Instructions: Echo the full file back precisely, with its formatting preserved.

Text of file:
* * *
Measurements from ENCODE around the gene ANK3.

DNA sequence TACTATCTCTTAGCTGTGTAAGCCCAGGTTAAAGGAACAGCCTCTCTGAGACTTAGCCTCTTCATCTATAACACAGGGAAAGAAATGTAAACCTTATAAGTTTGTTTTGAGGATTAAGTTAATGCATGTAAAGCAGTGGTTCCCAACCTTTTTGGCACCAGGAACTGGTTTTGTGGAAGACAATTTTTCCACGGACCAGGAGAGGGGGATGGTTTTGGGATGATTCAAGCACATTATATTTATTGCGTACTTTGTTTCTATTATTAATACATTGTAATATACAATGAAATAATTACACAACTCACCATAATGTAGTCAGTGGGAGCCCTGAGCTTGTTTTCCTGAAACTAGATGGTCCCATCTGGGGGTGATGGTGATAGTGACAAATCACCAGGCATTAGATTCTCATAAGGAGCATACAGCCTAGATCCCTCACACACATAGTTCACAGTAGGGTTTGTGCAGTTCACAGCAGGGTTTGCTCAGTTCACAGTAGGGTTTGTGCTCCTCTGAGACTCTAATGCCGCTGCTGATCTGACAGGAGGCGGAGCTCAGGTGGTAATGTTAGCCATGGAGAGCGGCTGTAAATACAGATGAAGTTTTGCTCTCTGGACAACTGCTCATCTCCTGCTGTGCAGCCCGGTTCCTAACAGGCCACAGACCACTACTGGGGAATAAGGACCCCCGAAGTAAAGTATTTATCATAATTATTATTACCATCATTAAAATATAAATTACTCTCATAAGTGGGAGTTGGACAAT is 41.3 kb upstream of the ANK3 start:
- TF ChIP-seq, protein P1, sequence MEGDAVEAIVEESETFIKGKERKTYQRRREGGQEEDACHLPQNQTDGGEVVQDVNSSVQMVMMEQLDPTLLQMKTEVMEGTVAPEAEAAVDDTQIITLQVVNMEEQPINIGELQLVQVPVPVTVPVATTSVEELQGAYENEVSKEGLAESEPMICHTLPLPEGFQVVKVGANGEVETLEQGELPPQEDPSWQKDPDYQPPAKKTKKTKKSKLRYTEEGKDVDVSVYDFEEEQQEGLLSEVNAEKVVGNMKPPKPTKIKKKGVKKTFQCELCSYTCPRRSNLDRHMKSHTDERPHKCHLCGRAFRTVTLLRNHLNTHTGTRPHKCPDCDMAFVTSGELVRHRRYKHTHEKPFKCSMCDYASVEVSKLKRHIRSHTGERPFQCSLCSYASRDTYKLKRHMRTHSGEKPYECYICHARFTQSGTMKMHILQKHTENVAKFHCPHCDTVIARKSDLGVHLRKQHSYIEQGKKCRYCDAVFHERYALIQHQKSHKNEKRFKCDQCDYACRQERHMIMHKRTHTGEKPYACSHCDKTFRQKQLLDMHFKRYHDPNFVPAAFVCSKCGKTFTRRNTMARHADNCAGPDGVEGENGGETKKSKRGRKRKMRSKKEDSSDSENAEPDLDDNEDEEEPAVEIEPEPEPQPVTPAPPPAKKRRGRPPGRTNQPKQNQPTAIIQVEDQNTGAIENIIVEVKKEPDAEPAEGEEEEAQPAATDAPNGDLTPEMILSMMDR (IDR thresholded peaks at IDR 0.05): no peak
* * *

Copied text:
Measurements from ENCODE around the gene ANK3.

DNA sequence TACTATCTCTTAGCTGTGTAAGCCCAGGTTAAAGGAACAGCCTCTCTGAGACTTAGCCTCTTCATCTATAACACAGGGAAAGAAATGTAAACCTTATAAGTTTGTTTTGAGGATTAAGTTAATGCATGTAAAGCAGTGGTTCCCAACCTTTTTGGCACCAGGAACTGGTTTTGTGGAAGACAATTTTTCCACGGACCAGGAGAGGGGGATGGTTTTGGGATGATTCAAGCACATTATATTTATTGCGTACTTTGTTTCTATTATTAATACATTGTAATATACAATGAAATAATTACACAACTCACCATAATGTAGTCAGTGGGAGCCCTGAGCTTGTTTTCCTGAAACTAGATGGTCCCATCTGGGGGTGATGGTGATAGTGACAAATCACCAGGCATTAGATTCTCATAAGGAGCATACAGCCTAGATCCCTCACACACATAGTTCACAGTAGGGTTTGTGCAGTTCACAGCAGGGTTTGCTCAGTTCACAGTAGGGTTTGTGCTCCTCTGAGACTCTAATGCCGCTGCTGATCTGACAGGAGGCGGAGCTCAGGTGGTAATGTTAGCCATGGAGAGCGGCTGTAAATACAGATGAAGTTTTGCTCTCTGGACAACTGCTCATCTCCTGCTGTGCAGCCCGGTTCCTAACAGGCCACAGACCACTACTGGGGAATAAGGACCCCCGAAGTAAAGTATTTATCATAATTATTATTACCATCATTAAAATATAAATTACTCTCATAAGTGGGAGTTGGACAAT is 41.3 kb upstream of the ANK3 start:
- TF ChIP-seq, protein P1, sequence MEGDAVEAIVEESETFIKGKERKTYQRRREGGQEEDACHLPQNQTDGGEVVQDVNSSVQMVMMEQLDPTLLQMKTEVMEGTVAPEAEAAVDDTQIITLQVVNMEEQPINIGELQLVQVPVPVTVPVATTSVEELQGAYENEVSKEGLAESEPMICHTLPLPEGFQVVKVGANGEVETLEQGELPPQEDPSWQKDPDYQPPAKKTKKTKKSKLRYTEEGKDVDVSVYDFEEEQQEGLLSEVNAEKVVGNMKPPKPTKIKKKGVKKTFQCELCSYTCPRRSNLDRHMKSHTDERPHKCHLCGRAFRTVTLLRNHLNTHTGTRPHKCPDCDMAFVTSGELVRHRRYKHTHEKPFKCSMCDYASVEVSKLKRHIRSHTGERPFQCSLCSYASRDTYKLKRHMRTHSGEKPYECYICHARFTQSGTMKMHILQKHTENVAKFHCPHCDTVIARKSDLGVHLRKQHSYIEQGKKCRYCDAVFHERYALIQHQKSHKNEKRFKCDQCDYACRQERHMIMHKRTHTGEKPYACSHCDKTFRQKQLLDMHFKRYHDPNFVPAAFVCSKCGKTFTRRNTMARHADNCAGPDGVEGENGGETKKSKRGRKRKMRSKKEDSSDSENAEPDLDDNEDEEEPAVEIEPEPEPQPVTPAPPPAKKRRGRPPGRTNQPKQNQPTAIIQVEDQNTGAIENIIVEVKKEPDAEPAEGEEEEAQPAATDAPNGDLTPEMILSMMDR (IDR thresholded peaks at IDR 0.05): no peak